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Community Cook - May

Connecting people, plants and place.

By Emma Lupin

Although edible sea creatures and fish are probably more widely known, the colourful treasures of edible native fruits and hidden roots are scattered throughout our native Top End landscapes.

Kakadu plums (Terminalia ferdinandiana) are ripe and falling and are from a very common native tree found in in our savanna woodlands.

Incredibly high in vitamin C, they can also be grown as a feature tree. Once deseeded, the fruit can be added to smoothies, cakes or other treats – and of course just eaten on their own, sour and delicious.

They are among a huge array of wonderful edible natives that are easily found or grown throughout the year, including many lilly pillies (Syzygiums), native figs and green plums (Buchanania obovata).

Recognising our native plants goes hand in hand with acknowledging the traditional owners, and in the Darwin area that's the Larrakia people.

Leslie Gordon is a Larrakia lady, and we have connected over the years through food gardens and community events.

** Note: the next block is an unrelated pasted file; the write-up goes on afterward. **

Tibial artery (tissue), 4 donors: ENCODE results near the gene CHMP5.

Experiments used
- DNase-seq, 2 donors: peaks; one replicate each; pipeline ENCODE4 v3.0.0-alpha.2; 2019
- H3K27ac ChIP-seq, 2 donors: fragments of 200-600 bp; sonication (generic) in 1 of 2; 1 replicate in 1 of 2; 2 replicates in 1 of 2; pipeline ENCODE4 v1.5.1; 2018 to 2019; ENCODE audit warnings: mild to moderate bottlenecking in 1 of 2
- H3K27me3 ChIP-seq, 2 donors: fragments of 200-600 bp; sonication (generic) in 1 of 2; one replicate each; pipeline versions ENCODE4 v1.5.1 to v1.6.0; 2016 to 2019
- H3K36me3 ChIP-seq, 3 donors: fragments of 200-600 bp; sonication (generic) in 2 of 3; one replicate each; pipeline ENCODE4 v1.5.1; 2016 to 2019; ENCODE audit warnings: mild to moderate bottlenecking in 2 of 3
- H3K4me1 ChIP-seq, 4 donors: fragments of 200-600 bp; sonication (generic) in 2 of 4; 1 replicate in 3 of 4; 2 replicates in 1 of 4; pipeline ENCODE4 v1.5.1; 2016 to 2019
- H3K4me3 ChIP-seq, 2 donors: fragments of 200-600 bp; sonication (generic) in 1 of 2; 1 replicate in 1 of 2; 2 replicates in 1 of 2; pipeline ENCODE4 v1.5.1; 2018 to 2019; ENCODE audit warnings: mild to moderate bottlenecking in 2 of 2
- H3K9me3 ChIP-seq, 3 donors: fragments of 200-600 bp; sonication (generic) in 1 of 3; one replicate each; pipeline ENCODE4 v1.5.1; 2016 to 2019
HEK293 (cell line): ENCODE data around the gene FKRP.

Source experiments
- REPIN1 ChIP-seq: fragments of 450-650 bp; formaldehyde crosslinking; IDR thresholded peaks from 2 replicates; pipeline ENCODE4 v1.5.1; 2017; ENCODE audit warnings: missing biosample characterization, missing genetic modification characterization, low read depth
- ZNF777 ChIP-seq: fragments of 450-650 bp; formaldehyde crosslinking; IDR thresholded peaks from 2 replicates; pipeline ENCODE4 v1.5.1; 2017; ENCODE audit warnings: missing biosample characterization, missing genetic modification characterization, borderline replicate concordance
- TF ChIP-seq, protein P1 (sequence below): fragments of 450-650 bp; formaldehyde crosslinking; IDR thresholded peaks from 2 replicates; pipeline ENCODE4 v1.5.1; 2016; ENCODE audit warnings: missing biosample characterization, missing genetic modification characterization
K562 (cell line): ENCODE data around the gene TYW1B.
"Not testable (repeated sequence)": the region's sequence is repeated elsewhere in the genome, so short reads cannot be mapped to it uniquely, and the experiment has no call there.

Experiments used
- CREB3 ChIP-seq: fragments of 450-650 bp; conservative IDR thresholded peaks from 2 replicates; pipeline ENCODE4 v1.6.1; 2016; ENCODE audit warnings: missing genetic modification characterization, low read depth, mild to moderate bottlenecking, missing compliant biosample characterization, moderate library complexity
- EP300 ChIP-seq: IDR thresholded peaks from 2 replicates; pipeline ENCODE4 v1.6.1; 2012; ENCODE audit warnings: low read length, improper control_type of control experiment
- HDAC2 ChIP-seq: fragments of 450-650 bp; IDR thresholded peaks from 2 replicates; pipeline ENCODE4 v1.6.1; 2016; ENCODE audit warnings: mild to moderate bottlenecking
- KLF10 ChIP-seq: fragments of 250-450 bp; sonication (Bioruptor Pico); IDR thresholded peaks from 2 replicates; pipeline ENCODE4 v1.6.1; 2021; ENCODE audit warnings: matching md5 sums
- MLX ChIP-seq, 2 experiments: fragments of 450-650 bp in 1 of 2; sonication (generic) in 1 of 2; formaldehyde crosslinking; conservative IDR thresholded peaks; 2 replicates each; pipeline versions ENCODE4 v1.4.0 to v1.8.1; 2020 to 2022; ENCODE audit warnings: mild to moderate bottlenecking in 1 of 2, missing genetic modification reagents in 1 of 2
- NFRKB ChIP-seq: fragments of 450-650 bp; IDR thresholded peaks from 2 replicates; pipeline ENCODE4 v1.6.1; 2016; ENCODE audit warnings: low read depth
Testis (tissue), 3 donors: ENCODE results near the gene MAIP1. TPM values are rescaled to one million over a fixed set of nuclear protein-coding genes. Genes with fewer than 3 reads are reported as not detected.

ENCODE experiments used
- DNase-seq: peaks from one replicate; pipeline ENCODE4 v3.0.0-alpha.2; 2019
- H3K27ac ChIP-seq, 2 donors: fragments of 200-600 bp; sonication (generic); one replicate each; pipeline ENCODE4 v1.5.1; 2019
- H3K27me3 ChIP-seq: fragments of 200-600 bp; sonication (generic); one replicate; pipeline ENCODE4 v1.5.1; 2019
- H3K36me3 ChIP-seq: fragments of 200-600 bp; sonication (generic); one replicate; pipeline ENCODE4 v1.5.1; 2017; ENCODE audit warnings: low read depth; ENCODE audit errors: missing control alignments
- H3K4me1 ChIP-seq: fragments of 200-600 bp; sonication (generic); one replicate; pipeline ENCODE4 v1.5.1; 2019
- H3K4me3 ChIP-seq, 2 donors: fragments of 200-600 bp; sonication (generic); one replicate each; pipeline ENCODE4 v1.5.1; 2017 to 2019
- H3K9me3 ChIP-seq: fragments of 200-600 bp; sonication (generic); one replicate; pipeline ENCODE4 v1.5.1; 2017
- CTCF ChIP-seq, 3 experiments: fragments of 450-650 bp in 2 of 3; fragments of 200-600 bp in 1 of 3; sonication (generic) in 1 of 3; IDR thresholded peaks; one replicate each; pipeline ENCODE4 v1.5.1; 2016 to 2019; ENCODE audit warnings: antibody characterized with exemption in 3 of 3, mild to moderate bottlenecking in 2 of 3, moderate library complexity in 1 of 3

Growing up in Darwin, she often spent her childhood holidays collecting bush tucker and hunting and learning from her sisters.

She has a deep connection to this land and shares some of her childhood memories and connections by sharing local shellfish and fruits along with stories with the Darwin community.

One food she loves to cook is long bums (with the wonderful scientific name Telescopium telescopium), collected from the mangroves, cooked on the coals of a fire and cracked open to eat. They are an amazing green colour with a slippery and salty texture. 

Kakadu plum smoothie shots  
400ml coconut milk or coconut and almond milk
100g grated palm sugar or 100ml local honey
I cup fresh or frozen Kakadu plums – stones and skin removed *
1 tsp tangy vitamin C powder (if using frozen fruit)
1 tsp local lime juice or tamarind pulp (to taste)
5-6 small ice cubes

Pop ingredients in a blender and mix until smooth. You can serve this straight away, chill or even freeze.

The Kakadu plum is exceptionally high in Vitamin C, so only a shot glass or small cup is needed. Banana can also be added.

* You must get the land-holder's permission to collect any native fruit on a property that isn't yours.

Emma Lupin is a tropical plant specialist and local food enthusiast with a passion for sustainable living and community connection. She is an environmental educator and artist and encourages connection to the beautiful natural world, particularly our tropical home.

FOLLOW | @tasteofthetopend

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